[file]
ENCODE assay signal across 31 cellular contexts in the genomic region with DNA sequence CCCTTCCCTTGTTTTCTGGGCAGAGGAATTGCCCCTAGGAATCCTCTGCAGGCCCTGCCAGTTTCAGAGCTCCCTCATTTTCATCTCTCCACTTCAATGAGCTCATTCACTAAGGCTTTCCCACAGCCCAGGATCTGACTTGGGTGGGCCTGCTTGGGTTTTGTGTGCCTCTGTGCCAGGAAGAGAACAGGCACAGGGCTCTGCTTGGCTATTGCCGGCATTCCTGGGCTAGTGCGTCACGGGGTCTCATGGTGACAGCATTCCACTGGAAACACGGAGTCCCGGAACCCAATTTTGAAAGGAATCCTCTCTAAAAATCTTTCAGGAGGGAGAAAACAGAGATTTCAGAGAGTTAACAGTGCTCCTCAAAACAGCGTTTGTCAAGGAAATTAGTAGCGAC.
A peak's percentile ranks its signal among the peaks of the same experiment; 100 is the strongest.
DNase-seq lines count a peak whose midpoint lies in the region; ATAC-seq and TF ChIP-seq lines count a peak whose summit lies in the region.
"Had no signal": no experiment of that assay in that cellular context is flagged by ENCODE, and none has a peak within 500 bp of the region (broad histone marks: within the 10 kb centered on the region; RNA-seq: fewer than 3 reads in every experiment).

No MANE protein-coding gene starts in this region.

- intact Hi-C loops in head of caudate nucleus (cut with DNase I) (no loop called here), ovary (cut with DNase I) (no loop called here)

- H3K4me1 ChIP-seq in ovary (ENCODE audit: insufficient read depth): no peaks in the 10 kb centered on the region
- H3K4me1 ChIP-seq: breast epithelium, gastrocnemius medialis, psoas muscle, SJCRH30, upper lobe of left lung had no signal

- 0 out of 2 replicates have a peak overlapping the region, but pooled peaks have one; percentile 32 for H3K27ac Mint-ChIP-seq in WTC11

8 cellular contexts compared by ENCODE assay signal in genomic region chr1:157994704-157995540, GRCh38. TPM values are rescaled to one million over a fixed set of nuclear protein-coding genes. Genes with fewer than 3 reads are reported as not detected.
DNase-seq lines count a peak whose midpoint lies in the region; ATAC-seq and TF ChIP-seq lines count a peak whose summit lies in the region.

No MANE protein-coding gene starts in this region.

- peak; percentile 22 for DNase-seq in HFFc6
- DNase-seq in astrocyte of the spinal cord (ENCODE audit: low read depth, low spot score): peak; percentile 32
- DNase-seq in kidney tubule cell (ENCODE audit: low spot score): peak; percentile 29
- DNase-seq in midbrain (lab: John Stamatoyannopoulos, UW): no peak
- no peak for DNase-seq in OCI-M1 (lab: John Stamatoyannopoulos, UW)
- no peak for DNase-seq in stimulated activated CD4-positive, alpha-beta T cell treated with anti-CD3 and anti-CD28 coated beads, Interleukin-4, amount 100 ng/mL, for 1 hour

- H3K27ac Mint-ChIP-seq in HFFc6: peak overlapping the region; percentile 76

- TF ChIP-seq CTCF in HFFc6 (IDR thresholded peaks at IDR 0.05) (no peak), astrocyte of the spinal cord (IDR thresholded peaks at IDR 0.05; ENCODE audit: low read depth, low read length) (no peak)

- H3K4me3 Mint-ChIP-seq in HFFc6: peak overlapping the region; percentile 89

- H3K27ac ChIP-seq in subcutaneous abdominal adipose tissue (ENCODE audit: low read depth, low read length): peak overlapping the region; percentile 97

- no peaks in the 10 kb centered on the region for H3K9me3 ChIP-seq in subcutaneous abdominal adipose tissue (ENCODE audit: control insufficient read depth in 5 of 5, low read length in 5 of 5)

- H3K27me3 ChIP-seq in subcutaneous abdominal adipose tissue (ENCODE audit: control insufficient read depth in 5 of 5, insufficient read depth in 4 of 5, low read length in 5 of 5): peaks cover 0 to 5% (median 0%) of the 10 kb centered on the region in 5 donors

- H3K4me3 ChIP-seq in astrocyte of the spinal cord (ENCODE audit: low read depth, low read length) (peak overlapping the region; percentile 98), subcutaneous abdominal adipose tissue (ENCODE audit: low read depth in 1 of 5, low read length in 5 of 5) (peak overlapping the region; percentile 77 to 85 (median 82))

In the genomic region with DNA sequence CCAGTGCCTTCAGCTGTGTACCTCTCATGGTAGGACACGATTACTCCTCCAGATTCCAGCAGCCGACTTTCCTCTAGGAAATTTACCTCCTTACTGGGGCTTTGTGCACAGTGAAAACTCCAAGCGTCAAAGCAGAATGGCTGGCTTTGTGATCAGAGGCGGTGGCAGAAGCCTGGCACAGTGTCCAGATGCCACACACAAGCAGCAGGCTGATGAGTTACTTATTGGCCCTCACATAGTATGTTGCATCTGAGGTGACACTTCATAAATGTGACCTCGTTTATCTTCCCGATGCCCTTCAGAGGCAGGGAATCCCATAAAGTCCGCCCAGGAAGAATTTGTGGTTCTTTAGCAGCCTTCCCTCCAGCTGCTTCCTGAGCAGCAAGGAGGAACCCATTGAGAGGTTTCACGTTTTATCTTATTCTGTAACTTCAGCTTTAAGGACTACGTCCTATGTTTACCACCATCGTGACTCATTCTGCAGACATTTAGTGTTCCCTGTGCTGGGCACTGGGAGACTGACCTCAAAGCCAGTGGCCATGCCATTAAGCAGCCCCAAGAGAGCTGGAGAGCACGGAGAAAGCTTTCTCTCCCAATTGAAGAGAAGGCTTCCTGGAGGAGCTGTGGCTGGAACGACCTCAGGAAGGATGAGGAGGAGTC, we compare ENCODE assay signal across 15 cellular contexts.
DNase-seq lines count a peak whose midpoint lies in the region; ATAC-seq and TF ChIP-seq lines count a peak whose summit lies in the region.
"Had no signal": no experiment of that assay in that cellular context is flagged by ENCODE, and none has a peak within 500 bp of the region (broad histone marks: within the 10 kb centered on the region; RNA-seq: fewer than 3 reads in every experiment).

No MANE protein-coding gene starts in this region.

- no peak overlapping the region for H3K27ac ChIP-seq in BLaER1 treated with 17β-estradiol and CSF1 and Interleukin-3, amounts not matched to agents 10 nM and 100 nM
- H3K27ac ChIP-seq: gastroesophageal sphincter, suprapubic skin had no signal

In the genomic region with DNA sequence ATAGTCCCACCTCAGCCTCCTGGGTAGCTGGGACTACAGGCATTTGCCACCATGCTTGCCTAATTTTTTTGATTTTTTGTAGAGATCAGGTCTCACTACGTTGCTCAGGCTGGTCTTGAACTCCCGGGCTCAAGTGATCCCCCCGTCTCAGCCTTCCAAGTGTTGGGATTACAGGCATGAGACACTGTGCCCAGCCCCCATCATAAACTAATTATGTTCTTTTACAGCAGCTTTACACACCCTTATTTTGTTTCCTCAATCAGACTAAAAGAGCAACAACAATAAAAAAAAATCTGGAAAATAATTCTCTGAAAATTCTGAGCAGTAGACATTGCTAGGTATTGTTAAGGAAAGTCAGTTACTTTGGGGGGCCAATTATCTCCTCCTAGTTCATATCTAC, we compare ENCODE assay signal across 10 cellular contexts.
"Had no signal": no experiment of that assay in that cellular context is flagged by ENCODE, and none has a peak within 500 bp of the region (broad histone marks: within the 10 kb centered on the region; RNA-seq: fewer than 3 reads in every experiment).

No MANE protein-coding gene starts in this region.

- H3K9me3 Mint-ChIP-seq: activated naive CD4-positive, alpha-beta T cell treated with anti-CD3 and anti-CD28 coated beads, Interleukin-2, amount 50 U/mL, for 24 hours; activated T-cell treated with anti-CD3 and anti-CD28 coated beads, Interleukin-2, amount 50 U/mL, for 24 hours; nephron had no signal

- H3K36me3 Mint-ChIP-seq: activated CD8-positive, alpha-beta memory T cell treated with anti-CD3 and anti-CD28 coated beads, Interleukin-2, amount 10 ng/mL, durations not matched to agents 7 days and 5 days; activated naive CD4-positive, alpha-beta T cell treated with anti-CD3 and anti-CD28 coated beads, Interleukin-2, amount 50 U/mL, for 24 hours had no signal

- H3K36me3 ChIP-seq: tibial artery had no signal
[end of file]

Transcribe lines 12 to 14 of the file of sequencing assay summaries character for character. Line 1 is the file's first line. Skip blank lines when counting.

No MANE protein-coding gene starts in this region.

- peak; percentile 22 for DNase-seq in HFFc6
- DNase-seq in astrocyte of the spinal cord (ENCODE audit: low read depth, low spot score): peak; percentile 32